Also under the proposal, the county staff could approve certain projects if they met the new code. Such projects include small commercial developments, professional offices and some multifamily housing.

In 2008-09, there were 40 of those types of developments. The next year, there were 17.

Another proposal includes removing Assistant County Administrator Bipin Parikh from the DRC and replacing him with Pasco Economic Development Council president John Hagen.

Officials reasoned that the move would free up Parikh to advocate for the county staff's position on transportation items, typically the most controversial development issues.

No one had a bad thing to say about the move, including Parikh.

Jodie Tillman can be reached at jtillman@sptimes.com or (727) 869-6247.

Pasco commissioners contemplate changes to planning process 08/03/10 [Last modified: Tuesday, August 3, 2010 8:47pm]
Photo reprints | Article reprints

© 2017 Tampa Bay Times

    

Join the discussion: Click to view comments, add yours

Loading...
  1. What you need to know for Monday, July 24

    News

    Catching you up on overnight happenings, and what you need to know today.

    At 1.2 million gallons, the house of Harry Barkett in South Tampa used more water than anyone else in the Tampa Bay region between Jan. 1 and May 31 of this year, when Tampa was in a severe drought. ALESSANDRA DA PRA  |   Times
  2. Discovering the true meaning of Black Forest cake in the German region itself

    Cooking

    The first time I had a taste of the Black Forest, it wasn't by way of cake.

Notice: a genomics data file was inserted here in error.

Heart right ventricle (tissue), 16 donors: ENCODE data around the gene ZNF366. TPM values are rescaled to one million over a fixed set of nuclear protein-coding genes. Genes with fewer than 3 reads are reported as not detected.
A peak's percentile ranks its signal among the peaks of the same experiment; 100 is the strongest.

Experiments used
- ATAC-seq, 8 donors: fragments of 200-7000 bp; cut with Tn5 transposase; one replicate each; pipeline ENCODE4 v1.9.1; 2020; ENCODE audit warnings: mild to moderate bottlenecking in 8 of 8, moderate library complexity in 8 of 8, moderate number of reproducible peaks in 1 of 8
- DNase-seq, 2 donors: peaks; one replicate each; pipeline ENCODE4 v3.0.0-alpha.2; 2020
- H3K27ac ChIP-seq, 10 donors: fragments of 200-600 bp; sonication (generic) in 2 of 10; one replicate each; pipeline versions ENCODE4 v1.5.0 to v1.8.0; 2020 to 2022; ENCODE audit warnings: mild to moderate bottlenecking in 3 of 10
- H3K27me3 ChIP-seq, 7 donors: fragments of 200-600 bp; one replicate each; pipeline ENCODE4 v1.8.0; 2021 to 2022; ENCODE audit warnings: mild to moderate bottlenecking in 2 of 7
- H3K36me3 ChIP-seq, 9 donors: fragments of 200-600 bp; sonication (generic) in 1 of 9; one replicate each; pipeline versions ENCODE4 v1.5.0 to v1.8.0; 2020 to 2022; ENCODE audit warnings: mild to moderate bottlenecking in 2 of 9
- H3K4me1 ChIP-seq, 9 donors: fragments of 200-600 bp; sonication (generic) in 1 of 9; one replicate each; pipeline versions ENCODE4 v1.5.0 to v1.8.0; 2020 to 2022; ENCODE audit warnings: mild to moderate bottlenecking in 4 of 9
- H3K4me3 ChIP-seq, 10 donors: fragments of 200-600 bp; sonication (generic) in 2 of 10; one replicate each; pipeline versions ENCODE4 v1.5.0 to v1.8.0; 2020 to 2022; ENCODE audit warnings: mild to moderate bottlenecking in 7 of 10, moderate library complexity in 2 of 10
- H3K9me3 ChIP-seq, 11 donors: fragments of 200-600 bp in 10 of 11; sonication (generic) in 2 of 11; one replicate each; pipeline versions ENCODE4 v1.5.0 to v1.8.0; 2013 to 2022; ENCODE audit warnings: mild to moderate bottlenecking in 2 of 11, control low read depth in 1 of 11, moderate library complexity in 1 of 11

Black Forest Cake in Germany was granted legally protected status in 2013. It must use the gateau’s original ingredients, including kirsch, a brandy made from fermented sour cherries from the region.
  3. Gov. Scott's tough talk on Venezuela may not turn into economic action

    State Roundup

    TALLAHASSEE — To show his solidarity with Venezuelans, Gov. Rick Scott held a rally in South Florida and repeatedly promised to punish companies that do business with the Nicolás Maduro regime.

    Gov. Rick Scott held a rally July 10 at El Arepazo restaurant to show solidarity with Venezuelans. Scott has said he wants to punish companies that work with the Nicol?s Maduro regime.
  4. Paralyzed patients in Florida fear losing health care at home

    Health

    TAMPA — After a 1999 car crash left Albert Hort paralyzed, he lived for a while in a nursing home.

    Albert Hort, 54, is a quadriplegic and receives care at his Tarpon Springs apartment, thanks to a special state program.
  5. Jordan Spieth wins British Open (w/ video)

    Golf

    SOUTHPORT, England — Someday, perhaps soon, there will be a plaque at Royal Birkdale for Jordan Spieth, much like the one off the 16th hole that celebrates Arnold Palmer and the 6-iron he slashed out of the rough in 1961 to win the British Open and usher in a new era of golf.

    Matt Kuchar plays out of the bunker on the 18th hole and finishes with bogey for 1-under 69. He had a one-shot lead after 13 holes.